Page 26 - Imaging of Osteoarthritis and Rheumatoid Arthritis in Hand Joints
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                                Chapter 2
Objective To assess the value of advanced imaging techniques in the detection of hand osteoarthritis (OA) and hand OA progression.
Methods PubMed/Medline and Embase were searched until April 2012 for studies on imaging of hand OA that presented quantitative data on validity, reliability or responsiveness. Articles presenting only data on conventional radiography (CR) were excluded. Methodological quality was assessed by the Quality Assessment of Diagnostic Accuracy Studies (QUADAS) checklist for validity, the Quality Appraisal of Reliability Studies (QAREL) for reliability and the COSMIN (COnsensus-based Standards for the selection of health Measurement INstruments) for responsiveness.
Results Of 627 citations, 25 studies on ultrasonography (US), MRI or scintigraphy were included. No studies on CT, positron emisission tomography or single photon emission computed tomography met our eligibility criteria. Validity was generally assessed against healthy controls, CR or clinical examination. Overall, US and MRI detected more disease than CR and found significant differences between patients and healthy controls. Scintigraphy detected fewer pathological joints than CR. Intra- and inter-reader reliability varied for US (κ=0.01-1.0) and MRI (κ=0.15-0.84 and ICC= 0.21-0.99), and were good for scintigraphy (κ=0.61-0.84). There were no responsiveness studies for MRI. US responsiveness studies showed a reduction of soft-tissue changes after treatment which correlated with decrease in pain (r=0.7-0.8). For scintigraphy, scores decreased over time while CR showed progression of hand OA.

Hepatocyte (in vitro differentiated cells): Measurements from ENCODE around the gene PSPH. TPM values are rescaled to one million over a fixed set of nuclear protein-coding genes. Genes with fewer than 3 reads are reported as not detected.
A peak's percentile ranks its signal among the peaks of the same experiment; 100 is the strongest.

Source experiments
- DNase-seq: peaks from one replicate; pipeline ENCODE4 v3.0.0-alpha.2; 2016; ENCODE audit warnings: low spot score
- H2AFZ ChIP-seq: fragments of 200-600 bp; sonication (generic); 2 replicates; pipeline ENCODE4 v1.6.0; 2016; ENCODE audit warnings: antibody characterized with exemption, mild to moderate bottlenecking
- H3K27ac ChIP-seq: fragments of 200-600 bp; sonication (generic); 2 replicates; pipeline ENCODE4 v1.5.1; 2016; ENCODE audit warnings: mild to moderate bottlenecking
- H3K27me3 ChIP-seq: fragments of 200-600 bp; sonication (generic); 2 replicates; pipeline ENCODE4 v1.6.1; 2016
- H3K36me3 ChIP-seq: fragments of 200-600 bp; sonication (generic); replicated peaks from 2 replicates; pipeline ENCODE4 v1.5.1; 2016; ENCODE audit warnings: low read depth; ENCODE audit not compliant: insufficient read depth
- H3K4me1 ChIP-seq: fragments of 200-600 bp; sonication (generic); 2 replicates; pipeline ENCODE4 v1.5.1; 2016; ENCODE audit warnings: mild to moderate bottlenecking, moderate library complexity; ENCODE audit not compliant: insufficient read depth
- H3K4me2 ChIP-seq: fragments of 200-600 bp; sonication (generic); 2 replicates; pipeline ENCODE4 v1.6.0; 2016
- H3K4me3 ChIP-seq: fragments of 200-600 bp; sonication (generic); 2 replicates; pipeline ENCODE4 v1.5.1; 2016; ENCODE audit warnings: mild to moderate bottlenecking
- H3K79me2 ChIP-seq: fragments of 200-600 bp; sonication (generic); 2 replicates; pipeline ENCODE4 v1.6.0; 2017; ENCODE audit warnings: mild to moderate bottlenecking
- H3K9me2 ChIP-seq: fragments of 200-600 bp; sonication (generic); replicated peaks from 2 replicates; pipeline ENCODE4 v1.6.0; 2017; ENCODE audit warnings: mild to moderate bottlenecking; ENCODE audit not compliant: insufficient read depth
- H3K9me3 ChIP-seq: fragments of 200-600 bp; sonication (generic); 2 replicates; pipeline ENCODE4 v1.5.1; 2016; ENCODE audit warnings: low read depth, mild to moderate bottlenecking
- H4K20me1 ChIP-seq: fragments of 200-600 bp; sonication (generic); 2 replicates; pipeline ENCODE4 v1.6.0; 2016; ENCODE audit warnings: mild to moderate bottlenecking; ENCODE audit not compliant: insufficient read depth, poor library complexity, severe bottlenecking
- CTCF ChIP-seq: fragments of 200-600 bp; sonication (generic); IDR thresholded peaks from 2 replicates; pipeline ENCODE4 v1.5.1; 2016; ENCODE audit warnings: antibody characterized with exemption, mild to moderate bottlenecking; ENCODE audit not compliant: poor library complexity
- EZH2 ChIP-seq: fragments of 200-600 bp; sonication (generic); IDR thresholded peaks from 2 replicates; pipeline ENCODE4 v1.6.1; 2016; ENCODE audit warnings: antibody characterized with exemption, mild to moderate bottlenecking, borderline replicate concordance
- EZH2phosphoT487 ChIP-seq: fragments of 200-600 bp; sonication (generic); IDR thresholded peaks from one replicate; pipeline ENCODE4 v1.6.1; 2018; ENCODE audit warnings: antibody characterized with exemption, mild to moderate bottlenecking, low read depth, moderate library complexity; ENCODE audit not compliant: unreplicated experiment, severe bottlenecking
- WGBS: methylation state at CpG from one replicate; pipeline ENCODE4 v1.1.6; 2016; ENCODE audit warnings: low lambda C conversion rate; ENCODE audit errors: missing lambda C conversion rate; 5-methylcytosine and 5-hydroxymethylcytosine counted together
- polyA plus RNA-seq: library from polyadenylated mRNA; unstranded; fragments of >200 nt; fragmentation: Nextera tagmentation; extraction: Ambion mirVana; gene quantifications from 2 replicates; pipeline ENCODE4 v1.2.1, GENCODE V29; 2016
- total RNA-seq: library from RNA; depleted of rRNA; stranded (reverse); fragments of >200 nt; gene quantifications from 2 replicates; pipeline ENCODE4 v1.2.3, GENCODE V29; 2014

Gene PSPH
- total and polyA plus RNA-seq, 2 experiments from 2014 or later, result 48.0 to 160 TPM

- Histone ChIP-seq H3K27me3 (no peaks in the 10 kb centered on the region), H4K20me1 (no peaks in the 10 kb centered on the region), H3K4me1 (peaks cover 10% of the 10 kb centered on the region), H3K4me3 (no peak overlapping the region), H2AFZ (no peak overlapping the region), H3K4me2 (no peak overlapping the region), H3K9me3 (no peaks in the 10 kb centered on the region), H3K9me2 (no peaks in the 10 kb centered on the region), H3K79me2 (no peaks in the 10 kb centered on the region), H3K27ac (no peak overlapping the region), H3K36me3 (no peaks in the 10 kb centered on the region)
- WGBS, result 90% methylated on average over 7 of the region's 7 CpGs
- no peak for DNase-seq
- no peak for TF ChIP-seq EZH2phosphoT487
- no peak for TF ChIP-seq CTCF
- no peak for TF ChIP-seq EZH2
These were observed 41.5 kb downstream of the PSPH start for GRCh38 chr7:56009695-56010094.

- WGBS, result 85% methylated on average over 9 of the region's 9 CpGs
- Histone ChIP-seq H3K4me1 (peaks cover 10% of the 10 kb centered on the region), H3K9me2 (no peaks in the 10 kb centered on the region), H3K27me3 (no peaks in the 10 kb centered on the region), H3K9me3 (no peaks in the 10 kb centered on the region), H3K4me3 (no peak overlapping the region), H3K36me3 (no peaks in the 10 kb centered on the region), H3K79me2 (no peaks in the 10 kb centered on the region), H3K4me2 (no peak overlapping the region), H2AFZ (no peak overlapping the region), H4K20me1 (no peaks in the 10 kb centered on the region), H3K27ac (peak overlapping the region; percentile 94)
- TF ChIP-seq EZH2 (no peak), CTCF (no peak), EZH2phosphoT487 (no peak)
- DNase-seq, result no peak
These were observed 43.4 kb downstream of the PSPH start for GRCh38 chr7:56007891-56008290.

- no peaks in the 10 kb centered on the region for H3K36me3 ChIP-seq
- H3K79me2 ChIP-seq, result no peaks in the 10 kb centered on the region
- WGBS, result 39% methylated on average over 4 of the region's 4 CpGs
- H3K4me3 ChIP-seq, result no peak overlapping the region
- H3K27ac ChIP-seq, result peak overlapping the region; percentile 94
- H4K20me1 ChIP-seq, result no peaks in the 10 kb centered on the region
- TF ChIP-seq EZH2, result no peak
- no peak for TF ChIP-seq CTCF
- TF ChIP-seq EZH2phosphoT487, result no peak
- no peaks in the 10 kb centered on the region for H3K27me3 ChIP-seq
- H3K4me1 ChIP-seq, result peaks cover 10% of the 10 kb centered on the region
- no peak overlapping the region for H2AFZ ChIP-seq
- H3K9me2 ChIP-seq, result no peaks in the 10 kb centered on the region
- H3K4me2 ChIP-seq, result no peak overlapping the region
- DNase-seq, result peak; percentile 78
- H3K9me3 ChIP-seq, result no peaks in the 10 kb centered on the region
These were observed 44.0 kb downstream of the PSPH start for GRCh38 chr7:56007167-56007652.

Conclusions MRI and US seem to be the most promising candidates for early detection of hand OA and for future use in clinical trials. However, further research is needed to improve scoring methods, to compare US with MRI, to confirm reliability of MRI and to further determine the responsiveness of US and MRI.

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